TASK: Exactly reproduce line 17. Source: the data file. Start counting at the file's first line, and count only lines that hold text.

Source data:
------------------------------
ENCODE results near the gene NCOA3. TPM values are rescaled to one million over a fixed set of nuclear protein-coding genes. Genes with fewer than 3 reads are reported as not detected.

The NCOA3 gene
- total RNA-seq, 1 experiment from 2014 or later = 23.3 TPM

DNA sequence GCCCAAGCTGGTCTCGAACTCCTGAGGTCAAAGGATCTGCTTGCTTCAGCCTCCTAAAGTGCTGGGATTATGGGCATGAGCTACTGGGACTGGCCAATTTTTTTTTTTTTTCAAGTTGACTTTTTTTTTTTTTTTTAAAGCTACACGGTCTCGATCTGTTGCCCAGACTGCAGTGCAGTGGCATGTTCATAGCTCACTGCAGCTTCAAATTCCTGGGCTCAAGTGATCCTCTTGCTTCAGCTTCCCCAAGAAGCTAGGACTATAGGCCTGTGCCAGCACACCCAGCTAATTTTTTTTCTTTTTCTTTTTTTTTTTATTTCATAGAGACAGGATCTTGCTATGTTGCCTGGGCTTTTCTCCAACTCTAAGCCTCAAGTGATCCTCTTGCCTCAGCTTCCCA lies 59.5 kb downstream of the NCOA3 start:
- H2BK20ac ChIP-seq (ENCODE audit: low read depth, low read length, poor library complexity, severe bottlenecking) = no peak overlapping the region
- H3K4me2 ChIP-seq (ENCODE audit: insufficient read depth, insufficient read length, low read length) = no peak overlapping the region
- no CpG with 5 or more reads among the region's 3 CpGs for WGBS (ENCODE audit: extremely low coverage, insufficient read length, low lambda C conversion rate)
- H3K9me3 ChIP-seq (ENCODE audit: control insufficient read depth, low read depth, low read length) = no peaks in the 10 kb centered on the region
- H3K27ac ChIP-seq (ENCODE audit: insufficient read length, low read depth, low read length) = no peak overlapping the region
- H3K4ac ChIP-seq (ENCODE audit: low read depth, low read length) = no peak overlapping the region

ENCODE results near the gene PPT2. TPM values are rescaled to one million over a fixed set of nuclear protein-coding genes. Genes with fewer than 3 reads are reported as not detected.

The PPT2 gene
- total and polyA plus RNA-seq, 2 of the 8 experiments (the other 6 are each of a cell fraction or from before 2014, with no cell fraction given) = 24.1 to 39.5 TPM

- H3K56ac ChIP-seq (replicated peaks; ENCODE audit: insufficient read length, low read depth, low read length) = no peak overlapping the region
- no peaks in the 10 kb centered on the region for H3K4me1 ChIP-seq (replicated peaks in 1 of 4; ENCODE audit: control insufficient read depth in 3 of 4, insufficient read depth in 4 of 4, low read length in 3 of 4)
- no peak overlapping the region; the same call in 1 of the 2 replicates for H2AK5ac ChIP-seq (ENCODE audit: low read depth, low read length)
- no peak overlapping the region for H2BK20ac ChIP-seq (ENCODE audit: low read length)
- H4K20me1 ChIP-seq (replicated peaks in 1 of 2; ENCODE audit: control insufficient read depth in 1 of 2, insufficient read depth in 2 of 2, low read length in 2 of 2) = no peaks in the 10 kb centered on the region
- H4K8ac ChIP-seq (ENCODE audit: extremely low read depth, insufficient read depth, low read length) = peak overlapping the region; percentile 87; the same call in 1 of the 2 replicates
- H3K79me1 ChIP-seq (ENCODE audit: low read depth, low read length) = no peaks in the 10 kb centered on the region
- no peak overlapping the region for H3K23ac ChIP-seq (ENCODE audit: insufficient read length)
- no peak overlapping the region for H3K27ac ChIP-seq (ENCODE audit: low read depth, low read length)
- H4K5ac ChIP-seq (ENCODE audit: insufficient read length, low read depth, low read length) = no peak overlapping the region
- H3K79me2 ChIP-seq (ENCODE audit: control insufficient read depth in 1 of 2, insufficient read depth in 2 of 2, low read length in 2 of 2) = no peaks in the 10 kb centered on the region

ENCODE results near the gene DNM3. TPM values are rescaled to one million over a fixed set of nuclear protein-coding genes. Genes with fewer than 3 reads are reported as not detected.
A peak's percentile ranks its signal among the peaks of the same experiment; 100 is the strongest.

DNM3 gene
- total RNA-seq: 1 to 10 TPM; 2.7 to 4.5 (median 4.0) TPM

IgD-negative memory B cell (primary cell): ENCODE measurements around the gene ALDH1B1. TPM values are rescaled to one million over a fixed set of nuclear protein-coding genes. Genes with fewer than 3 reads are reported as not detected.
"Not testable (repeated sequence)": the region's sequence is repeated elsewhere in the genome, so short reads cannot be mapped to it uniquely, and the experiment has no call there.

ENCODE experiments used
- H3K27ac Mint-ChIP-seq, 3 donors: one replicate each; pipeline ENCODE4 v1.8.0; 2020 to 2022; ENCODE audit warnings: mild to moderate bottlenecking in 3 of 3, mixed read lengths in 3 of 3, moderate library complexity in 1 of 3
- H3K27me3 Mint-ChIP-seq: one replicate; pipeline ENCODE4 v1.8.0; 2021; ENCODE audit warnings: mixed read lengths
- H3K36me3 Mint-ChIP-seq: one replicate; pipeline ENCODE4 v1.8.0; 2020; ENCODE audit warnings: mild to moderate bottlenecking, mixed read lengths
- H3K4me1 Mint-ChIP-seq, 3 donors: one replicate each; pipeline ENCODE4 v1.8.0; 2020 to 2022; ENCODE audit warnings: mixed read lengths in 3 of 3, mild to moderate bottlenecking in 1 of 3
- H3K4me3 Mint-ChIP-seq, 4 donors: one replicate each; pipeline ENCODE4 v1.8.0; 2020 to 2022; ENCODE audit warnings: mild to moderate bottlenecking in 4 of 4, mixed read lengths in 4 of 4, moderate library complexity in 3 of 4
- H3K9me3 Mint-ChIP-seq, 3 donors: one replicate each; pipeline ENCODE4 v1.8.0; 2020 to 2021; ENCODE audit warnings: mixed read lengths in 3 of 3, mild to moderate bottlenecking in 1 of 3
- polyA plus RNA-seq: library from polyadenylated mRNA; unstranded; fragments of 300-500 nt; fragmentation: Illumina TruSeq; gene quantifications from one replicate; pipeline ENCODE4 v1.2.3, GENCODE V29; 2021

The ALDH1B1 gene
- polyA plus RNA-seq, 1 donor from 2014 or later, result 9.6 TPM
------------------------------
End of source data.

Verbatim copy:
- no peak overlapping the region for H2BK20ac ChIP-seq (ENCODE audit: low read length)